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Thursday, February 22, 2024

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Kenyans Demand Compensation For Fire Caused By British Soldiers

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Following a fire that destroyed over 4,800 hectares (12,000 acres) of property during a military drill by the British Army Training Unit in Kenya (BATUK), a Kenyan court has ordered the British Army to reimburse the landowners.

Ten days prior to King Charles III’s arrival, residents of central Kenya protested on Friday that they had not received any compensation for a disastrous fire that occurred in 2021 during a British military drill. The facility is located close to Nanyuki, which is around 120 miles (or 200 km) north of the capital Nairobi.

Lawyer Kelvin Kubai read out an “open letter to the British government” on behalf of the victims during a news conference. “Two and a half years later, zero compensation has been given to the people affected,” Kubai added. “The British Army is actually using every trick from the colonial rule book to try and not pay the Kenyan people compensation,” said the letter, which was signed by 7,000 claimants.

In addition to receiving reimbursement for medical expenses related to “severe breathing difficulties” and “permanent issues with eyesight,” they are also requesting compensation for environmental harm.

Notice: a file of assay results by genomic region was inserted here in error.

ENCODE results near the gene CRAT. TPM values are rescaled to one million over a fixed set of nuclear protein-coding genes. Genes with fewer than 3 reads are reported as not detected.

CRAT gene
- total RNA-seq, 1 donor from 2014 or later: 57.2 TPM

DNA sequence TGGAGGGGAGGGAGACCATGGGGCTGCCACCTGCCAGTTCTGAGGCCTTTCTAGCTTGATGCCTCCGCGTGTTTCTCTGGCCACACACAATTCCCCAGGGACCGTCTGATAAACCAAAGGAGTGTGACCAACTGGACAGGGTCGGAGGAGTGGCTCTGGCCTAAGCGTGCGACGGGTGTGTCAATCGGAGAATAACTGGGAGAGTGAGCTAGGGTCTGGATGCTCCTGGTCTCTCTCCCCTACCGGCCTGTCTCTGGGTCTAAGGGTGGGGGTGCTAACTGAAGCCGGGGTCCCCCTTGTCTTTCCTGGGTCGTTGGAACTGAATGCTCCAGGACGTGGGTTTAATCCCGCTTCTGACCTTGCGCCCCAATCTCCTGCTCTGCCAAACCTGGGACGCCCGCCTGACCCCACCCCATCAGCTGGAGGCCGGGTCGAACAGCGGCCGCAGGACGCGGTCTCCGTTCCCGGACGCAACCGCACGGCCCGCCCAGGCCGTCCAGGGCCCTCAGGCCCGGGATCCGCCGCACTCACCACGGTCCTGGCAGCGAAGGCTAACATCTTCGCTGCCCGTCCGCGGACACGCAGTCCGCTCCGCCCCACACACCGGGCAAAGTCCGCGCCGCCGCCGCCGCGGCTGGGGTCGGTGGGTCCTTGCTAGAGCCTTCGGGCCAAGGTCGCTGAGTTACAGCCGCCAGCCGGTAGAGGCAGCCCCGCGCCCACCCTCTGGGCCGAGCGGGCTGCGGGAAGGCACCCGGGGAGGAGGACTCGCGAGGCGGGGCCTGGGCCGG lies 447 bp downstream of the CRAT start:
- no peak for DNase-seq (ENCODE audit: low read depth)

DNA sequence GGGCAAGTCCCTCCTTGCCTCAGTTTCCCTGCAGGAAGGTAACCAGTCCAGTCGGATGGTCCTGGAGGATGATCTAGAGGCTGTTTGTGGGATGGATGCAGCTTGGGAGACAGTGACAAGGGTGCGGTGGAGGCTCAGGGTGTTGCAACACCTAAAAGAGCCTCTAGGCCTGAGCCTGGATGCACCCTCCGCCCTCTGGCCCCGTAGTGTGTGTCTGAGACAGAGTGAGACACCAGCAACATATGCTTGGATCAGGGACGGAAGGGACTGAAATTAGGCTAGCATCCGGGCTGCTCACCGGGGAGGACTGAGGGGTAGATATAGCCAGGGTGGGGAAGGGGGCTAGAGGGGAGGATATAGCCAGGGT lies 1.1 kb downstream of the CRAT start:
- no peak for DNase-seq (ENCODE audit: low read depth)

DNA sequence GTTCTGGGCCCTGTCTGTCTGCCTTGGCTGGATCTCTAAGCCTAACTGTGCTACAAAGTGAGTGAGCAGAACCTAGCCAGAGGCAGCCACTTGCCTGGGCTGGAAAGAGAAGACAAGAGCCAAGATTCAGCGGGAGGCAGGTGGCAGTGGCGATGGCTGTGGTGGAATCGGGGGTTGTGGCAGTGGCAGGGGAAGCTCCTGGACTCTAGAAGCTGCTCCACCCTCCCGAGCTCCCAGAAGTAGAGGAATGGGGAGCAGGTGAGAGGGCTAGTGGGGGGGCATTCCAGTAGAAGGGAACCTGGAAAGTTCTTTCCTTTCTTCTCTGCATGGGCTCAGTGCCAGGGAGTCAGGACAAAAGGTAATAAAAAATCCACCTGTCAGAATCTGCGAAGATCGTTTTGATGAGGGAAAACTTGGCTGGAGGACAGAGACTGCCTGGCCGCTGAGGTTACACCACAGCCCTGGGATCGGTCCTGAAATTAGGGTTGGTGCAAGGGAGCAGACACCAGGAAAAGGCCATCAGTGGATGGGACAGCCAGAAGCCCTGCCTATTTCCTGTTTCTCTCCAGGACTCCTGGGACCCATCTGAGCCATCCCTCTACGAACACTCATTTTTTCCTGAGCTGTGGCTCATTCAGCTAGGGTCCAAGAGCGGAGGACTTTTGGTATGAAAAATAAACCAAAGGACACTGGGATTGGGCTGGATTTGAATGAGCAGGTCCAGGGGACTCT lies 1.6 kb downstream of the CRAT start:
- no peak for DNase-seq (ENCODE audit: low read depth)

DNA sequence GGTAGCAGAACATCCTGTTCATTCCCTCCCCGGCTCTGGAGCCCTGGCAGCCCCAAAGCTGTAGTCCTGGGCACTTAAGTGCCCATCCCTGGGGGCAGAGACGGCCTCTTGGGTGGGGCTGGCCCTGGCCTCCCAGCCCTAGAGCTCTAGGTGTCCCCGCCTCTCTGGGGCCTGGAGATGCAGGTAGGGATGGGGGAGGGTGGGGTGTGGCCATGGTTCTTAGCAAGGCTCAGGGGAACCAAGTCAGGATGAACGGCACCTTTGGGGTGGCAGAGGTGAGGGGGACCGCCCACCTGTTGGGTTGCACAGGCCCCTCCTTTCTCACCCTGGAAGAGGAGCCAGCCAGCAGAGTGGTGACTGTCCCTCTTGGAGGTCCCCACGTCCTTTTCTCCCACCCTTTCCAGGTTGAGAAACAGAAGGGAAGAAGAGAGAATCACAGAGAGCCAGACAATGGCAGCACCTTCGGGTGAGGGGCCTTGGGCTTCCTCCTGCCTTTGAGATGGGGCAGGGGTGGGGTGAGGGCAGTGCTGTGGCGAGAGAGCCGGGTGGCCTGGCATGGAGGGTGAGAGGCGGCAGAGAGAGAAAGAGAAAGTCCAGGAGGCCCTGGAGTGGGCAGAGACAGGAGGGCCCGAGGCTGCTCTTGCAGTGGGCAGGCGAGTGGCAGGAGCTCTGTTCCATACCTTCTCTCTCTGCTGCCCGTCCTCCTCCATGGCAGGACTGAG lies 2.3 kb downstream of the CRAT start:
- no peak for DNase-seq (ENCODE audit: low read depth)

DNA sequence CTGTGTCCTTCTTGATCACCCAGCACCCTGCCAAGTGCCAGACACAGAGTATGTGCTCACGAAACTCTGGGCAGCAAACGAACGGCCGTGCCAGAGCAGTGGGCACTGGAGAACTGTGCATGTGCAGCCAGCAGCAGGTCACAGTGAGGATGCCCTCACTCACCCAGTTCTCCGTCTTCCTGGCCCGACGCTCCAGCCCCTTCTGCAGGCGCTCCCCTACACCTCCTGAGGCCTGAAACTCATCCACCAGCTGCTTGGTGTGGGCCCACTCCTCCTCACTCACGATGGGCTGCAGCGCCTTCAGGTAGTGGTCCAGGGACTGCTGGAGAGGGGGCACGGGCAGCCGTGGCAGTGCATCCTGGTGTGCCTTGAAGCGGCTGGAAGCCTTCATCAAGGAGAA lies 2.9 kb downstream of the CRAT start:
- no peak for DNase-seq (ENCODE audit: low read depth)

“Many, many farmers have not been able to grow back the crops and regain the livestock that was lost in this terrible fire,” the letter read.

An intergovernmental liaison commission (IGLC), consisting of officials from both nations, is in charge of overseeing compensation for the fire. The open letter’s writers chastised the IGLC for requesting further evidence of the fire’s damage.

The letter said, “They wish to insult us further by telling us we have to prove –- again –- the damage that their careless and arrogant soldiers caused. The facts remain that the British Army destroyed the environment in Kenya where they are guests and they don’t want to pay us for it, ‘The British must go’. Justice delayed is justice denied.” It called King Charles and the British government “stop treating Kenya like a colonial outpost”.

A small group of protesters, who had been chanting “we want our money” and “the British must go,” momentarily stopped traffic at the end of the news conference before scattering.

From October 31 to November 3, King Charles III and Queen Camilla will travel to the nation of East Africa. This will be King Charles III’s first visit to a Commonwealth nation since ascending to the throne last year and his fourth formal visit to Kenya. The town of Nanyuki, where the BATUK is headquartered, will not be visited by the British king; instead, he will only be in Mombasa and Nairobi.

Although the army post supports the local economy, it has also been linked to a number of controversies.

The most well-known example is that of 21-year-old Agnes Wanjiru, who was discovered dead in a septic tank in 2012 after it was claimed that she had gone out to party with British soldiers at a Nanyuki hotel.

London has consistently stated that it will assist the Kenyan probe, which has not yet yielded any conclusions that are known to the public.

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